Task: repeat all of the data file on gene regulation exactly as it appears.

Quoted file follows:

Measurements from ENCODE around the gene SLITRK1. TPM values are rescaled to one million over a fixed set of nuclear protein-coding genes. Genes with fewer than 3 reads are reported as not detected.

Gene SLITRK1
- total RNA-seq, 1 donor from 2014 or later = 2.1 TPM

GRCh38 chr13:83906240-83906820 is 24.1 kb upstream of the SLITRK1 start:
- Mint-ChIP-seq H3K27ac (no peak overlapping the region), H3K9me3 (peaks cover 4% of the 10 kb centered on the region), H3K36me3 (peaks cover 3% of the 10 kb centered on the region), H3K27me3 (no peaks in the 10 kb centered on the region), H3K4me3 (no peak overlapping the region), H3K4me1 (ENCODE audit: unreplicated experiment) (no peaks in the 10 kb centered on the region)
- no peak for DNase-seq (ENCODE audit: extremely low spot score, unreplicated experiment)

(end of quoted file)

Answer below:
Measurements from ENCODE around the gene SLITRK1. TPM values are rescaled to one million over a fixed set of nuclear protein-coding genes. Genes with fewer than 3 reads are reported as not detected.

Gene SLITRK1
- total RNA-seq, 1 donor from 2014 or later = 2.1 TPM

GRCh38 chr13:83906240-83906820 is 24.1 kb upstream of the SLITRK1 start:
- Mint-ChIP-seq H3K27ac (no peak overlapping the region), H3K9me3 (peaks cover 4% of the 10 kb centered on the region), H3K36me3 (peaks cover 3% of the 10 kb centered on the region), H3K27me3 (no peaks in the 10 kb centered on the region), H3K4me3 (no peak overlapping the region), H3K4me1 (ENCODE audit: unreplicated experiment) (no peaks in the 10 kb centered on the region)
- no peak for DNase-seq (ENCODE audit: extremely low spot score, unreplicated experiment)